A complaint about Yopa Property’s claims of potential savings by using its service was informally resolved, while PurpleBricks was cleared of misleading people about its local property experts.
Yopa saw a complaint made about one of its adverts informally resolved by agreeing to remove the claim from future adverts.
The ASA received a complaint that challenged whether a mailing by Yopa Property exaggerated the possible savings a customer would receive when using its service.
After being contacted by the ASA, Yopa removed the claim.
“We approached the advertiser about the concerns that had been raised. It agreed to remove the claims from future ads and was advised to seek copy advice from CAP,” the ASA said.
Four complaints, including from Plymouth Trading Standards, were made about a PurpleBricks advert which promoted its “local property experts”.
The complainants challenged whether the claim was misleading and could be substantiated, however after analysing the agent’s processes, the ASA agreed that it was a fair statement.
Purplebricks said the word “local” referred to the local knowledge of a local property expert rather than their geographical location. It said this was common practice across the industry and that the firm ensured each local property expert possessed the relevant local knowledge in the area where they worked.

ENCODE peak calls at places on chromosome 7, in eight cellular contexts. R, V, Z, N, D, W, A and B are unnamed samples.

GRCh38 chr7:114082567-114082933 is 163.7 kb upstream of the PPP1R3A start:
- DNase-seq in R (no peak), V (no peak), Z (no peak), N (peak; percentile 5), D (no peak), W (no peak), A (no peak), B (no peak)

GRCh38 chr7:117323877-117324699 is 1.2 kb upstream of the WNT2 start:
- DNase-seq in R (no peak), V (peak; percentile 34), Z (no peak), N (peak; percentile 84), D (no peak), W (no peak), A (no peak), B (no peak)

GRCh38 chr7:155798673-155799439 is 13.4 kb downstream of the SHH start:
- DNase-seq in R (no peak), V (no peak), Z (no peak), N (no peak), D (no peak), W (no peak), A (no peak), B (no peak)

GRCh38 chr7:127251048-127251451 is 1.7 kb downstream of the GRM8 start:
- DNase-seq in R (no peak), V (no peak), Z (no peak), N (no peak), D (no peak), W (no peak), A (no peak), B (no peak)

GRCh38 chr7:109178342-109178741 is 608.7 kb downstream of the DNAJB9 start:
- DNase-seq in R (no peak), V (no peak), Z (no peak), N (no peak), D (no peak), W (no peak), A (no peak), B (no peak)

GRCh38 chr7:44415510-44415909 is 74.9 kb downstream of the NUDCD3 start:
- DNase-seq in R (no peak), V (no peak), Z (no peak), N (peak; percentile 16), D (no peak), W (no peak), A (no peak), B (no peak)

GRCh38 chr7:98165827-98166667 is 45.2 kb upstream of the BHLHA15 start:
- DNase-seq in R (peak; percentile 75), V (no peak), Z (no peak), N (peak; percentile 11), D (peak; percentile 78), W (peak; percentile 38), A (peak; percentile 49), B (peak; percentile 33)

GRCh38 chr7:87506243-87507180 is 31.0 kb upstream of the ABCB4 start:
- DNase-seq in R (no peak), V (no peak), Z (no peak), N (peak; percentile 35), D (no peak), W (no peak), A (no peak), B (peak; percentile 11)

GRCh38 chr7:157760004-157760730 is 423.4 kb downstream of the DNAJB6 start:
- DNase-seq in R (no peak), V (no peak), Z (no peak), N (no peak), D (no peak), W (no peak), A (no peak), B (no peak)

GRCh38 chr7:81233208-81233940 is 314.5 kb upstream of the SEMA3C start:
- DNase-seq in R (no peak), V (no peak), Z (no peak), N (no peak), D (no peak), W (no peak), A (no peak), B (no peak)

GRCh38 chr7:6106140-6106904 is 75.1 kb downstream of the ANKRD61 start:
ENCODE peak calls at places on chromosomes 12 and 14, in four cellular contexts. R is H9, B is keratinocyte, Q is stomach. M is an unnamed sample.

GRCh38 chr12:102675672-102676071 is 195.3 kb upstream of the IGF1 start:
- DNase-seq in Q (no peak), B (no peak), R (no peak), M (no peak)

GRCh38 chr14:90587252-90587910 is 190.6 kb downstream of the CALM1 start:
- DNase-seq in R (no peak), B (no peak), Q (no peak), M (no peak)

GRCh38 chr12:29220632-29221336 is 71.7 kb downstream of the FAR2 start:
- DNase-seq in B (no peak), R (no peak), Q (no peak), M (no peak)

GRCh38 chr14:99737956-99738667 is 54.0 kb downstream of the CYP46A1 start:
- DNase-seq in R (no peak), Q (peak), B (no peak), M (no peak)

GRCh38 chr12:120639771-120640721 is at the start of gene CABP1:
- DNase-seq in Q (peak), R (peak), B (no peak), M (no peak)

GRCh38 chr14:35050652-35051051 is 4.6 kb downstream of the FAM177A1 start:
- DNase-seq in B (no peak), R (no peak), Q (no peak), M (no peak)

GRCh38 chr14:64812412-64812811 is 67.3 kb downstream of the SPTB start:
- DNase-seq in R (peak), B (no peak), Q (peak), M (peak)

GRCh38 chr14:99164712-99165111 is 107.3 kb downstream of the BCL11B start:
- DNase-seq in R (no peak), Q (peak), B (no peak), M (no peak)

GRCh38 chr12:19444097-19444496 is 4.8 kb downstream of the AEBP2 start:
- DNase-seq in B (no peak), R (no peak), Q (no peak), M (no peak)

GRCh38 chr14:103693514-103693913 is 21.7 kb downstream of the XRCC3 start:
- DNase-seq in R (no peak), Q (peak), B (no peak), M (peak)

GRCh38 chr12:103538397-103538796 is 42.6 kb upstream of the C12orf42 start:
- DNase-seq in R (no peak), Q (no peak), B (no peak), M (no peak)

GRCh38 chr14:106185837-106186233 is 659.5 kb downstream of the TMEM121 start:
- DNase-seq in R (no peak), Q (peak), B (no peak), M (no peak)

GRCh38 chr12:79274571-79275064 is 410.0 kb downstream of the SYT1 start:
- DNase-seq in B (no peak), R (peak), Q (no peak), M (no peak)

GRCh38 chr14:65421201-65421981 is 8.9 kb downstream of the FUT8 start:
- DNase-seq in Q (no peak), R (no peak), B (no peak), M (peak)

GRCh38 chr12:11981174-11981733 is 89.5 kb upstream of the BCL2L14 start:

The estate agent also added that it recruited experienced people to these roles and that they were subject to an additional internal training programme prior to commencing their roles.
Individuals were subject to a 29-point sign-off sheet, which was completed by the area director for that region, and during the role they were subject to a number of quality control checks.
The ASA agreed with PurpleBricks’ response, noting that search results would only display local property experts who worked within the requested local area.
“In that context we considered that the word ‘local’ would be generally understood to refer to an individual’s expertise and knowledge of the area that they served, rather than their physical location,” the regulator said.
“We considered that a local property expert would therefore be understood to be an estate agent who worked within a defined geographical area, and who had relevant experience within a particular area.
“Because we considered the claim would be understood as referring to the expertise of the local property experts and the area they served, not their physical location, and because we were satisfied that the local property experts generally had relevant knowledge and experience in the areas they served, we concluded that the ad did not breach the code,” it added.
The complaints are the latest in a series addressed towards estate agents, while the consumer association Which? has also warned people to beware of extra charges.